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January 11, 2010

Obama the Double Agent?

Spies Illustration NYT WIR.jpg

What can be done about the growing terrorism hysteria spreading like a virus in Washington and through the corporate media? Far from a sober conversation about security, the issue is being tossed around like a political football with large swaths of the media playing it up because, frankly, fear and drama are good for business.

As an obvious lightening rod, a good deal of the visual spin revolves around Obama.

Consider the latest cover of Foreign Policy, for example, in which Obama is framed as not just being soft, but for being an out-and-out wimp equating him (in a double slam) with Jimmy Carter. And then, because FP started it, the NYT Opinion Section somehow felt obliged to lead off it’s Week in Review yesterday by relaying the same meme, warning repeatedly of Obama’s vulnerability to the “w” word while also dangling terms like “weakling” and “cream puff”.

More concerning than that, however, was this quarter-page tall illustration in the same section embedded in an article titled “The Spies Who Got Left in the Cold.” The op-ed, written by Robert Grenier, a business consultant who spent 27 years with the undercover arm of the C.I.A., is an angry rebuttal to criticism of the agency, and represents his perception that the intelligence establishment has become the whipping boy of Obama, as well as Bush before him, for setbacks in combatting terrorism, specifically the suicide bombing that killed seven C.I.A. officers in Afghanistan and the bombing attempt over Detroit.

Presumably, the drawing illustrates a long story at the beginning of the article in which a case officer, trusting a boyhood friend, ends up getting killed for it. That link, though, seems to mask an even more chilling and obvious connection. …And just to make sure it wasn’t just me, I showed the drawing to four different people asking each who they thought the mask was. In each case, the immediate response was: “Barack Obama.”

Given how often the Teabaggers and the extreme right have associated Obama with Islam and also likened him to a terrorist (to cite a more recent and distant example), the connection here isn’t that great a leap. One of the people I questioned, in fact, even asked if the figure in the mask was supposed to be the young underwear bomber, Umar Abdulmutallab!

And what, I wonder, was going on in the creative process of this illustrator? Could the author’s enmity toward Obama perhaps have gotten into the mix? And then, was it unusual at all for the editors of the Times Opinion section not to notice, let alone, head off even the possible association of Obama to the evil doers?

(illustration: Ruth Gwily)

  • bystander

    I admit, Why Obama? was my first thought when I looked at this image here. But, when I looked at this image as displayed at the NYT online, the likeness seemed to fade a bit … even though I had made the association before I checked it in situ. There is something about the eyes and the eyebrows that prompts the association for me. But, I can’t help but wonder if the association I’ve made isn’t as reflective of my having Obama’s facial image mentally on file and readily at the surface of my consciousness as it is a genuine likeness produced by the illustrator. It causes me to reflect on those eye witness accounts where people have might been erroneously identified from a line up; it appears there might be a body of literature to support that muse. And, it is also not possible that the illustrator has Obama’s image deeply embedded in his/her “mind’s eye” in which the illustrator might, or might not, have Obama already associated in some insidious way…. Which is probably your point, but my question runs to don’t I have to collude in some way for that association to happen? Doesn’t context matter? Frequently, I don’t immediately recognize people out of the context in which I typically expect to see them. Why should I be willing to “see” Obama in the context of terrorist?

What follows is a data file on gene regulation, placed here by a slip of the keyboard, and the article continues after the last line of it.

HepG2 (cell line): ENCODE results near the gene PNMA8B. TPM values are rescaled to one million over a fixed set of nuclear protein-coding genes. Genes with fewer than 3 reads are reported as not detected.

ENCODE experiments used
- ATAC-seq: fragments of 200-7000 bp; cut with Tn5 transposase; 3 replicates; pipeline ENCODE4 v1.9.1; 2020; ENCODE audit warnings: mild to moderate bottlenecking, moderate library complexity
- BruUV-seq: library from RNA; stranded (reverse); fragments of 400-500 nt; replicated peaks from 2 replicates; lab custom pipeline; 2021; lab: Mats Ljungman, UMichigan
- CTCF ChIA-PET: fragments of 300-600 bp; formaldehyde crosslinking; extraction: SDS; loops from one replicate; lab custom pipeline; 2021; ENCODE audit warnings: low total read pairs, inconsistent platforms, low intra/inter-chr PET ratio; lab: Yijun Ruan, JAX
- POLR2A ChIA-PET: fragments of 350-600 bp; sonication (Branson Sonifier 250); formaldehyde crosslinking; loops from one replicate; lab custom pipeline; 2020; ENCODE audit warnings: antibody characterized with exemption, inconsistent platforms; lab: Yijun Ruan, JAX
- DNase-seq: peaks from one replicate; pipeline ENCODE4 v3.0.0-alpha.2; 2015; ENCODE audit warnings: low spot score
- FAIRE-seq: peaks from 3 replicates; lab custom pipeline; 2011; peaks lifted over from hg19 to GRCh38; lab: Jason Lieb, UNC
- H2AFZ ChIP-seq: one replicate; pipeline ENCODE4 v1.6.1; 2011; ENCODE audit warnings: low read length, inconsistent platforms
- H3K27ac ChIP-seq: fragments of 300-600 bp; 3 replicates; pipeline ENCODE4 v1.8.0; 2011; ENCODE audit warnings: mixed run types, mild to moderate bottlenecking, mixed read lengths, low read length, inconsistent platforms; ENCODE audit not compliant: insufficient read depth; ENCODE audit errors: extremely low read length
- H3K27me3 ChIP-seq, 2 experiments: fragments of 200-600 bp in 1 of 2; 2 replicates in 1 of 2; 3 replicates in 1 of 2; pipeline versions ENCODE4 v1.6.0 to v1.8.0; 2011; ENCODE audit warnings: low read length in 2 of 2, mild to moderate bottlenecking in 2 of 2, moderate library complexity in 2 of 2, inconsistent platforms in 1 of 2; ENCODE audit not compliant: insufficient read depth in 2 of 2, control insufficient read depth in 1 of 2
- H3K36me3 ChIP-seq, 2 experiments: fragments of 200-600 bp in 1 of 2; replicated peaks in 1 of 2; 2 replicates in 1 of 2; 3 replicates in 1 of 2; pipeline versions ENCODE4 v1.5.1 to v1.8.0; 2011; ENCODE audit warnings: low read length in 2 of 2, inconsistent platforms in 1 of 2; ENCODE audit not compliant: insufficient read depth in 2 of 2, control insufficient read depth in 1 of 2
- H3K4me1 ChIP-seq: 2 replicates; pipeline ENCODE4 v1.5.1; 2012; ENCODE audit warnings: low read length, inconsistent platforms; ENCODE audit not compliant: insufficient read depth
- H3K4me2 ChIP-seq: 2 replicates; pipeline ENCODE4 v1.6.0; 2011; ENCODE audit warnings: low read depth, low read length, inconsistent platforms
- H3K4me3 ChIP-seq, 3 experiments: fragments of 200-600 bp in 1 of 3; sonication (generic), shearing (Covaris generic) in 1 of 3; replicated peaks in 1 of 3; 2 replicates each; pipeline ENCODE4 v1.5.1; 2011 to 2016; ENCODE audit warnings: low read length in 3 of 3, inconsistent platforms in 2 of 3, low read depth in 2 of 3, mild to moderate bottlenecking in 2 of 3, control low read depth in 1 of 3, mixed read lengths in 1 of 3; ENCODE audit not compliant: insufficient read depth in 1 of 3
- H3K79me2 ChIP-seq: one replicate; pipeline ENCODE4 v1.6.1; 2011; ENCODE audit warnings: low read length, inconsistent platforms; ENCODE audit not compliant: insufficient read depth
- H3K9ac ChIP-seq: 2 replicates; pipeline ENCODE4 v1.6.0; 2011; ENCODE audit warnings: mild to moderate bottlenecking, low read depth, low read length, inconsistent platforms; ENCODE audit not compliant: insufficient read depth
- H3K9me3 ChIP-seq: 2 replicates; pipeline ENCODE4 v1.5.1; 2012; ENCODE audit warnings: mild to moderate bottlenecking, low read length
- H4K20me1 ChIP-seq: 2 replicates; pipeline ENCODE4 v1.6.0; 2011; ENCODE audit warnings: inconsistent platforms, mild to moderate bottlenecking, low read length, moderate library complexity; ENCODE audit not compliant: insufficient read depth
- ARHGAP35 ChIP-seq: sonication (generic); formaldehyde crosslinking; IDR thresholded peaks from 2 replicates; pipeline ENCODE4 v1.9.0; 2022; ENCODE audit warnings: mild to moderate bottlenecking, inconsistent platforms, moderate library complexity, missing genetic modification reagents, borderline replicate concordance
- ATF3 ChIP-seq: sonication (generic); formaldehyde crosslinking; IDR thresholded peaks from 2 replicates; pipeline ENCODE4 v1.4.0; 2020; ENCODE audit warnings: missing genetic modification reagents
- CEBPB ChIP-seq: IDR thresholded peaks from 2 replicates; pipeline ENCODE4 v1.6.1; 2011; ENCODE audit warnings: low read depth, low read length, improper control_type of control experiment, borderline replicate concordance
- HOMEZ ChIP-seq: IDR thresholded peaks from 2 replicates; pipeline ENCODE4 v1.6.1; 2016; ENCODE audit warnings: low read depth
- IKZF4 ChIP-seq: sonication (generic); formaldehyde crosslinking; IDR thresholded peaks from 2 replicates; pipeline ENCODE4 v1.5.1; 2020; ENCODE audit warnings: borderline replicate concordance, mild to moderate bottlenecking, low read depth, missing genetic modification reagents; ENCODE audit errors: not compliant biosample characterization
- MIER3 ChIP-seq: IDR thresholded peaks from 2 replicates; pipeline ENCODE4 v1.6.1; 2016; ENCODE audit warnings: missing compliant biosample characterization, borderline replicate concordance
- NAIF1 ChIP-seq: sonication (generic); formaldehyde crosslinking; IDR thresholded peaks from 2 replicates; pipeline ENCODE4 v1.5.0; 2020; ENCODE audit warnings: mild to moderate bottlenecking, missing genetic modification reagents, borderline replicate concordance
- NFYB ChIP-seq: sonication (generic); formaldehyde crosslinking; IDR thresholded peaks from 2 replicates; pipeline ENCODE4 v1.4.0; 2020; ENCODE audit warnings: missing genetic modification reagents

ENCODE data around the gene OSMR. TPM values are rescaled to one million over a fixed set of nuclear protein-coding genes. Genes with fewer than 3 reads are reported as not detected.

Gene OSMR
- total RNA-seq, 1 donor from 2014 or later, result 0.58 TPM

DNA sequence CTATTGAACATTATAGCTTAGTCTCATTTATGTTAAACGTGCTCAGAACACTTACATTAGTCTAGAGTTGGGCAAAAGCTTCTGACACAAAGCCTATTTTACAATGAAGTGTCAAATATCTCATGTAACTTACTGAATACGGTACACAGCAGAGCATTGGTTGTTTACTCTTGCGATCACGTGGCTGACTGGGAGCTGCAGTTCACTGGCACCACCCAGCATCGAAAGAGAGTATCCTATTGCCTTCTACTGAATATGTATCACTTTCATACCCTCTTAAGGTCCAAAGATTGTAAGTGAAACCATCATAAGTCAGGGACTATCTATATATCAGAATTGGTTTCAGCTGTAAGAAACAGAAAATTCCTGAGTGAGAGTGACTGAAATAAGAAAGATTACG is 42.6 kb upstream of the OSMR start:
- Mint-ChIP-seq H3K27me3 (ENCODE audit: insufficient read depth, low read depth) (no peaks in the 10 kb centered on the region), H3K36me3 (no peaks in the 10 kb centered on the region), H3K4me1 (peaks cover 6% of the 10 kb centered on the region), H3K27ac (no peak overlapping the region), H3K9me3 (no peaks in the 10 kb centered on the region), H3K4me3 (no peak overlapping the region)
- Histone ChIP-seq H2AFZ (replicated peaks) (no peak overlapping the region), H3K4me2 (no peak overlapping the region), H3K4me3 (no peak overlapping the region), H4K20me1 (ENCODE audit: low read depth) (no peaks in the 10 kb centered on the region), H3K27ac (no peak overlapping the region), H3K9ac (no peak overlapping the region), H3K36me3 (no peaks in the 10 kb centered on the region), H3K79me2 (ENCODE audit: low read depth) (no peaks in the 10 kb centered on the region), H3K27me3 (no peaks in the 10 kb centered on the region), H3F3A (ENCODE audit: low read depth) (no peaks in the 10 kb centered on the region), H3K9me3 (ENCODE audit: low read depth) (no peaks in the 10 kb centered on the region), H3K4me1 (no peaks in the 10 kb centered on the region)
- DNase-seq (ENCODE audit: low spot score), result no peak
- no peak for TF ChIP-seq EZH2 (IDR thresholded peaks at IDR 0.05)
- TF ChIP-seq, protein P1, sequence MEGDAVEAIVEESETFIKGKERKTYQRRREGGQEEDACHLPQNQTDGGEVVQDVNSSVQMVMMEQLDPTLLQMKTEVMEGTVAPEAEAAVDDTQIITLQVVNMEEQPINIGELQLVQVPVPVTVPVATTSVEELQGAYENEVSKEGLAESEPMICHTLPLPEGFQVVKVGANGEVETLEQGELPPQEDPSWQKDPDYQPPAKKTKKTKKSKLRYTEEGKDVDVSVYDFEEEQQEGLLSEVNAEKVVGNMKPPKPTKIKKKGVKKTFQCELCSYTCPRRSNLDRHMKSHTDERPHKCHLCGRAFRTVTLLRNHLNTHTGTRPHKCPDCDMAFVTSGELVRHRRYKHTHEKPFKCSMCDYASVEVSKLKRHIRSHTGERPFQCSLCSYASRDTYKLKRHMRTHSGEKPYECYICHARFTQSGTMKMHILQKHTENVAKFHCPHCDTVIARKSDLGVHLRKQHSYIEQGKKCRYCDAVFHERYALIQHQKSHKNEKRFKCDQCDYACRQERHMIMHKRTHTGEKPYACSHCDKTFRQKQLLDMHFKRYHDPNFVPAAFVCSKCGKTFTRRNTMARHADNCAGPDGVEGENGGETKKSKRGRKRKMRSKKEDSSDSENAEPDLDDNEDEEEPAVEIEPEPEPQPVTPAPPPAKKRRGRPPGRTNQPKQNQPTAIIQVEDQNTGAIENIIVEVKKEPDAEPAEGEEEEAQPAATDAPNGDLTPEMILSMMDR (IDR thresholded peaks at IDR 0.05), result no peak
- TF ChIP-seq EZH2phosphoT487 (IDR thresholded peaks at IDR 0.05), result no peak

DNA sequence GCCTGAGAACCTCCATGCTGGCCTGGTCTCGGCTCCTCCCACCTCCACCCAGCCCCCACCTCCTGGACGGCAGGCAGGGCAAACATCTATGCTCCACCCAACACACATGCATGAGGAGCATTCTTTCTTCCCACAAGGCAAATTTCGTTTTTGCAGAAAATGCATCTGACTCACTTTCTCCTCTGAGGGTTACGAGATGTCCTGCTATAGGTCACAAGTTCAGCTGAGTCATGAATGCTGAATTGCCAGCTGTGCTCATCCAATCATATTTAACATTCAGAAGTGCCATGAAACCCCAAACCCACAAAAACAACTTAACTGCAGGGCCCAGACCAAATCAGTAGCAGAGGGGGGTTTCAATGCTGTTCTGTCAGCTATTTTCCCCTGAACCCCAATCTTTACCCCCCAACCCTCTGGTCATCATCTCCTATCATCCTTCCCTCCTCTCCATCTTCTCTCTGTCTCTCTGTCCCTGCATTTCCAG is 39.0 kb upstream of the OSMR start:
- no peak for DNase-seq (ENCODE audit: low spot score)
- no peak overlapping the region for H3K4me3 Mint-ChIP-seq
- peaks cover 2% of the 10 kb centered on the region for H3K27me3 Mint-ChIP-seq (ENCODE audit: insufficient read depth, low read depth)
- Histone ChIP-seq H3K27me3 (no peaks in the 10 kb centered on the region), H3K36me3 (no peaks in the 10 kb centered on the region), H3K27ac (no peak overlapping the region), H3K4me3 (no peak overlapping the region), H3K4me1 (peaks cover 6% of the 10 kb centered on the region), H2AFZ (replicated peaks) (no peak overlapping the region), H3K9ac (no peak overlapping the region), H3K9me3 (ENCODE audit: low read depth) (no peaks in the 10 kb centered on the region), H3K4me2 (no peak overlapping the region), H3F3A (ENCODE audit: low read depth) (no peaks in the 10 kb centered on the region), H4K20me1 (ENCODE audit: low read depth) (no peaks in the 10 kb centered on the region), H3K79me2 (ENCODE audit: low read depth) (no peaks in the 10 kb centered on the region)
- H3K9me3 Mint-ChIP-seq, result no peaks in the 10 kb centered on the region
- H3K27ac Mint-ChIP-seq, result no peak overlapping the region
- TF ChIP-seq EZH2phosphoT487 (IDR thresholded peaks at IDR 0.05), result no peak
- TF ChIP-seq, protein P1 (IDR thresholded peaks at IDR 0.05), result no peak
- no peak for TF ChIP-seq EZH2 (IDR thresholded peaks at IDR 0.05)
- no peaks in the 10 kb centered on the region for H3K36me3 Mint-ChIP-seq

• bystander

    correction/ amending that last sentence…
    Why am I willing to “see” Obama in the context of terrorist?

  • Eddie

    What can be done? Seems to me that JFK had the right idea – break the CIA into millions of tiny little pieces. We were just as hysterical in his day.
    Back then we were supposed to be buying bomb shelters, not body scanners.
    The more it changes….
    Cartoons are more convenient than photoshopping when you want to tell a lie and not get caught.

  • ratfood

    I am not convinced there is a deliberate resemblance to Obama, although I can’t rule it out. My first thought was that it was supposed to represent the recent suicide bomber that has garnered so much attention. Having said that, the illustration is amateurish and there certainly is enough ambiguity for people to read into it what they will.

  • Oclupak

    My instinctive reaction upon seeing this cartoon was to link it to something I read a few days ago about Obama’s first job upon graduating from Columbia University.
    “Business International Corporation (BI) was a publishing and advisory firm dedicated to assisting American companies in operating abroad. [...] BI has been known to be used as a CIA front company, and was where Barack Obama first worked upon graduating from Columbia University.” SOURCE :
    Perhaps Obama has been CIA all along.

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